Whether you are starting off on the vegan diet or you have been in it for quite some time, there is no denying that Vitamin B12 and its forms, such as adenosycobalamin, is among the most confusing nutrients in terms of its intake.
There are so many myths that surround a vegan diet and vitamin B12 in general, especially for vegan and vegetarian individuals, and many are not even sure whether they even need to take supplements at all.
This is not exactly helped by some vegan websites, which claim that the vegan diet is enough to meet their Vitamin B12 requirements, and they do not need supplements.
This view is not entirely wrong, but it is not exactly true either. This is why it is important to understand the role of B12, and how you can get it from your diet.
What is Vitamin B12 and why is it important?
Also referred to as cobalamin, Vitamin B12 is a water-soluble nutrient that plays an important role in your metabolism and general functioning of the cells.
For instance, it is among the most important nutrients the body uses in synthesizing DNA, initiating metabolism of amino acids and fatty acids, as well as the functioning of the nervous system.
The vitamin also happens to be the most complex in terms of its structure compared to other vitamins, as well as the largest.
The vitamin’s structure incorporates the rare element Cobalt (Co) in the center of its ring, making it very rare in natural supply but also highly valuable.
The lower your intake of this vitamin, the higher your chances of suffering from damage to the nervous system, heart disease, as well as anemia.
Because animal products contain the vitamin (especially grass and pasture fed animals), it will be in significant amounts in meat – which means that you will need to take supplements if you are on a vegan diet.
There are four forms of the vitamin:
- Adenosylcobalamin – the most dominant form along with methylcobalamin. The body can use both forms interchangeably
- Methylcobalamin – the type that exists naturally in the body, and works with certain enzymes to make red blood cells, initiate synthesis of amino acids, repair of DNA, and so on. found easily in oral supplements.
- Hydroxycobalamin – naturally made by bacteria within your digestive tract, although you can make it in the lab through isolation.
- Cyanocobalamin – an artificial form that can be poisonous in high doses due to the presence of cyanide, which interferes with the energy pathways in cells. However, in the small doses you get from fortified foods, the body can handle it well and convert it to less risky forms.
The best form among all these is methylcobalamin, although what you will get in fortified foods and supplements is cynocobalamin because of its longer shelf life.
How do you know if you are deficient in B12?
Here are some signs that this is the case.
- Constant fatigue
- Loss of hair
- Shortness of breath
- Gas and constipation
- Lack of appetite
- Memory and vision loss
- Behavioral changes
- Walking problems and muscle weakness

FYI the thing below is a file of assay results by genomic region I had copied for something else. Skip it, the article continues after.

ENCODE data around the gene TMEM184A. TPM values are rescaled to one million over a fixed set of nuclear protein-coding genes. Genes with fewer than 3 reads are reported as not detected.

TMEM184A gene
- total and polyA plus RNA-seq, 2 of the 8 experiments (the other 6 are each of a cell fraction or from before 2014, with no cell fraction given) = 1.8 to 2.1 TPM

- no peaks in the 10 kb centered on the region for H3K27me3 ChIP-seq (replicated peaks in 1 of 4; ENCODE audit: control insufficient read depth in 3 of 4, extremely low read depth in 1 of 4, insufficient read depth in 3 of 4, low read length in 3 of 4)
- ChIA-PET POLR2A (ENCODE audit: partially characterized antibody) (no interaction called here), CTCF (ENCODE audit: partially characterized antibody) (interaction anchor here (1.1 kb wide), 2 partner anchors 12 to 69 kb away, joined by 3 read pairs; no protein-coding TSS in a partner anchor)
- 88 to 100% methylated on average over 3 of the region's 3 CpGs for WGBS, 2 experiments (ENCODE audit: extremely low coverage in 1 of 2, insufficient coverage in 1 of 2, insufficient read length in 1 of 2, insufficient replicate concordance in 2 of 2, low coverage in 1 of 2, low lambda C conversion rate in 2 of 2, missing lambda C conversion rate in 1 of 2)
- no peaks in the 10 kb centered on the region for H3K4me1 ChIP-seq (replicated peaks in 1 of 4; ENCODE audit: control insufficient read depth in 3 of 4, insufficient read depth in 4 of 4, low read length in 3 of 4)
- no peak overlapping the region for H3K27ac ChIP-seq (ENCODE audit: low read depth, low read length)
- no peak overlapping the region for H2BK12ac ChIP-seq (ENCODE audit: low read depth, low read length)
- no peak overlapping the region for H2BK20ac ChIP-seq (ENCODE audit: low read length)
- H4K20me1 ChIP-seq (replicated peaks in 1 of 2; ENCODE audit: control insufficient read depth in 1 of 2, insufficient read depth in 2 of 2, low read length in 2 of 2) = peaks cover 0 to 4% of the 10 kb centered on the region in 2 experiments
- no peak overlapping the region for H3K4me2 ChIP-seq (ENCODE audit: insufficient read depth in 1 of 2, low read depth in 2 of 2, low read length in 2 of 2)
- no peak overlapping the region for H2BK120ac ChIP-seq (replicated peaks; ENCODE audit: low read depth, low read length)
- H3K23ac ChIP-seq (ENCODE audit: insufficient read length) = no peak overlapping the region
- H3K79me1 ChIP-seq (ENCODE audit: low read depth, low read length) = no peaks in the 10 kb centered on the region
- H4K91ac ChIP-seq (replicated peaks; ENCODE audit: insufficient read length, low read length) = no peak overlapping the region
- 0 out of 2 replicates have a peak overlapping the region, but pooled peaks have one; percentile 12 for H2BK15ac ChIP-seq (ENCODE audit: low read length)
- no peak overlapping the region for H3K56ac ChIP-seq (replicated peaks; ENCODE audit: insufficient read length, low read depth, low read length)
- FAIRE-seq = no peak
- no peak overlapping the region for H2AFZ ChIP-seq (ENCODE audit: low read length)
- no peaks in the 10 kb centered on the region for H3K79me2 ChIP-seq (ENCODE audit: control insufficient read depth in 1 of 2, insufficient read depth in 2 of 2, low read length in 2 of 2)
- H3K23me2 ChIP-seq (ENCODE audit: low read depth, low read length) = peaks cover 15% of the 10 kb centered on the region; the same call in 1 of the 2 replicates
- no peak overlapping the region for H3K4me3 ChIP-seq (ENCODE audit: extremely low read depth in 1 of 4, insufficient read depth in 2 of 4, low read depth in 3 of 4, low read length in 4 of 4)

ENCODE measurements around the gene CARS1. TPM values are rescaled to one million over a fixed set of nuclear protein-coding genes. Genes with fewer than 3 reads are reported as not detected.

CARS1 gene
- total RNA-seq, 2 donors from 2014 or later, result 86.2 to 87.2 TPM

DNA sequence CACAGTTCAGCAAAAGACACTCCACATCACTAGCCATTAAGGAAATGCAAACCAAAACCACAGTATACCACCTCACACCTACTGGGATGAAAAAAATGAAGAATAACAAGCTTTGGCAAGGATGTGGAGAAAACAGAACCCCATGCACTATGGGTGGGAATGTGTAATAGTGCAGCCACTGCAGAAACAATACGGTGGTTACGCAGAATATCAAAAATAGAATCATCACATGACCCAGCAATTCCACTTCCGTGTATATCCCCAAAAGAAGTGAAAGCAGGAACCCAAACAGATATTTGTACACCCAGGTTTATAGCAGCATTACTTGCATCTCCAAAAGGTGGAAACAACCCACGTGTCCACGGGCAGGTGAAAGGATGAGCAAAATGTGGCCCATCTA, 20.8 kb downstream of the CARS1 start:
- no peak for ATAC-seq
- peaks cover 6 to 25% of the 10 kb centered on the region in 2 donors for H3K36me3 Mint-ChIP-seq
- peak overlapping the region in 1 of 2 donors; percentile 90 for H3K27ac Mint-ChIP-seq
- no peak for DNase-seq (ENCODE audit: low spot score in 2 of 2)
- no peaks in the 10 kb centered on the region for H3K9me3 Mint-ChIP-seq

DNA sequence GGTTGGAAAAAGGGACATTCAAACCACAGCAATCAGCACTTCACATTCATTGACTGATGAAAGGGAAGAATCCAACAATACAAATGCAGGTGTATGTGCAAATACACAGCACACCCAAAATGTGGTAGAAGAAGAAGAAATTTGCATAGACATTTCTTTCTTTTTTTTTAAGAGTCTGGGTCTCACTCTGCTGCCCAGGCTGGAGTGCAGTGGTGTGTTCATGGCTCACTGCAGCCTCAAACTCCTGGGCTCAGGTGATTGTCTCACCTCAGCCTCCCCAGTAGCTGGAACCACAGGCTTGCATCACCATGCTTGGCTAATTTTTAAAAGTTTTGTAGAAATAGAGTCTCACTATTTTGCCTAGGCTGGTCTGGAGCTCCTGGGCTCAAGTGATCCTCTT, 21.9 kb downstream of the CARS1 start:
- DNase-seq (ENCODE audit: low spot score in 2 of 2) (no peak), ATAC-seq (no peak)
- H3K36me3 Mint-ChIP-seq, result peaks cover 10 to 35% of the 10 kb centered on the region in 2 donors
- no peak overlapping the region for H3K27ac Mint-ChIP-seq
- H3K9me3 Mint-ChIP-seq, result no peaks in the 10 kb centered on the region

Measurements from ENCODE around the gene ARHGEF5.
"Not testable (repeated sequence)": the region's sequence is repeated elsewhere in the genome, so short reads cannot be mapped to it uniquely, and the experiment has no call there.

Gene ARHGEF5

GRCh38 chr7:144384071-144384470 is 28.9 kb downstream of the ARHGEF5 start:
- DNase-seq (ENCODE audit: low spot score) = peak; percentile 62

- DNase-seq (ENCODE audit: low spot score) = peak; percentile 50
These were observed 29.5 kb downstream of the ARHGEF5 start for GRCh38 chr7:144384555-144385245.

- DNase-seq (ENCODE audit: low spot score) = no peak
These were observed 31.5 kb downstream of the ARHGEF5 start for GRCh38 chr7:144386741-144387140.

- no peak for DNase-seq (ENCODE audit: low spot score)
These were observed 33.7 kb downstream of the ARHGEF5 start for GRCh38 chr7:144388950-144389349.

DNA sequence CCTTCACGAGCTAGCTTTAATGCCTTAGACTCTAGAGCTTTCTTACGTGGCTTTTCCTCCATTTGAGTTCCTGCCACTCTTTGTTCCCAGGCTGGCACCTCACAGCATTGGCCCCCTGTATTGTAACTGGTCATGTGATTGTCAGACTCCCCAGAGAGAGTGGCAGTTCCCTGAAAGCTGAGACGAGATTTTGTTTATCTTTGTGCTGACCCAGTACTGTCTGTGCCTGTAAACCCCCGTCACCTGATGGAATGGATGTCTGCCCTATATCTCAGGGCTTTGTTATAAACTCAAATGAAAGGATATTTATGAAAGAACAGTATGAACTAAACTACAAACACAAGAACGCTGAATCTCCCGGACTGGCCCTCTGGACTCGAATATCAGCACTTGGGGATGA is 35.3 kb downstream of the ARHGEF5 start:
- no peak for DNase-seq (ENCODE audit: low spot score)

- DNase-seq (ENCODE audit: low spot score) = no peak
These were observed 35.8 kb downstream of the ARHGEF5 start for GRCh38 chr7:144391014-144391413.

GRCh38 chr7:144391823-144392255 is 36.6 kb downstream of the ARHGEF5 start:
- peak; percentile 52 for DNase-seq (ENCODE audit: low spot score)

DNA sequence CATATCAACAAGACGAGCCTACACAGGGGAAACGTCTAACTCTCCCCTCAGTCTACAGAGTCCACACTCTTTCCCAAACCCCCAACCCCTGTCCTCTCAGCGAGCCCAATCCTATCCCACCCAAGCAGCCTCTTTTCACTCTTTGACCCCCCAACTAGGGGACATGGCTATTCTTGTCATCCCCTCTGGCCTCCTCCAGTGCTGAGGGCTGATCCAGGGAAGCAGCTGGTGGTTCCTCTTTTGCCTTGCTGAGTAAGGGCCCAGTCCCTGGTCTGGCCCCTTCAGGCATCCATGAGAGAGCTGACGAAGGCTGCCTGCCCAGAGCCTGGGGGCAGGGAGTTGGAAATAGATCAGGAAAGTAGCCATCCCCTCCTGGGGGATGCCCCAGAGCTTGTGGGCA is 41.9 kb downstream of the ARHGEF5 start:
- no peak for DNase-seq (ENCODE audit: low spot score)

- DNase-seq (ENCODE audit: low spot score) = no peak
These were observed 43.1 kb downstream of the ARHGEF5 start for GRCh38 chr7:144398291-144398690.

Children and infants will show these signs faster than an adult, and if not corrected, it can lead to falling into a coma or even death.
The deficiency of the vitamin is a serious issue that can become life-threatening, since it leads to long-lasting damage to your nerves and cells.
It is also a common issue unfortunately, especially considering that estimates show 3.2% of adults over the age of 50 have low levels of the vitamin while more than 20% are deficient.
You do not need to worry too much about an overdose of the vitamin though, because the body will remove it through your urine.
Where to find B12?
Because the vitamin is water-soluble, this allows it to be added as a supplement in some foods and occur naturally in others.
Animal products, particularly meat, are high in the vitamin because of eating pasture, as there are B12-producing bacteria that are naturally found in grass.
You might wonder why vegans and vegetarians lack the nutrient. Well, the many years of adding fertilizers and chemicals to soil to ensure the growth of crops has resulted in ruined quality of soil, and the vegetables we consume are over sanitized.
That means that you must take supplements if you follow these diets, so that you get enough.
The good news is that you will find many vegan products having been fortified with the vitamin. These can include:
- Marmite and some forms of nutritional yeast, such as Meridian Yeast extract – the meridian yeast extract actually gives the body the recommended daily intake it requires, and marmite gives at least 40% of what you need even with one serving alone. This is because of the yeast fermentation involved in making these products.
- Some soy products
- Vegan cereals
- Edible algae – this will work for vegetarians as well. The best bet would be going for the widely consumed algae forms, which are purple laver (the best in terms of B12 composition) and dried green laver.
- Milks that are plant-based, such as almond milk
- B12 supplements
- If you happen to be vegetarian, you can also get the nutrient through certain foods that include:
- Fortified cereal
- Low-fat milk and plant-based milk
- Nutritional yeast
If you are on a full vegan diet, you must follow one of the following recommendations, according to the Vegan Society (and the advice from your doctor):
- Taking a weekly supplement that gives at least 2000 micrograms of the nutrient
- Eating fortified foods twice or three times daily to get at least three micrograms of the vitamin
- Taking one supplement daily, which gives you at least 10 micrograms
From this article and the scientific research that has been done, it is clear that living a vegan lifestyle is a major risk factor for Vitamin B12 deficiency.
You will need to pay extra attention to what you consume, as that is not an option – especially when you eliminate animal products from your diet entirely.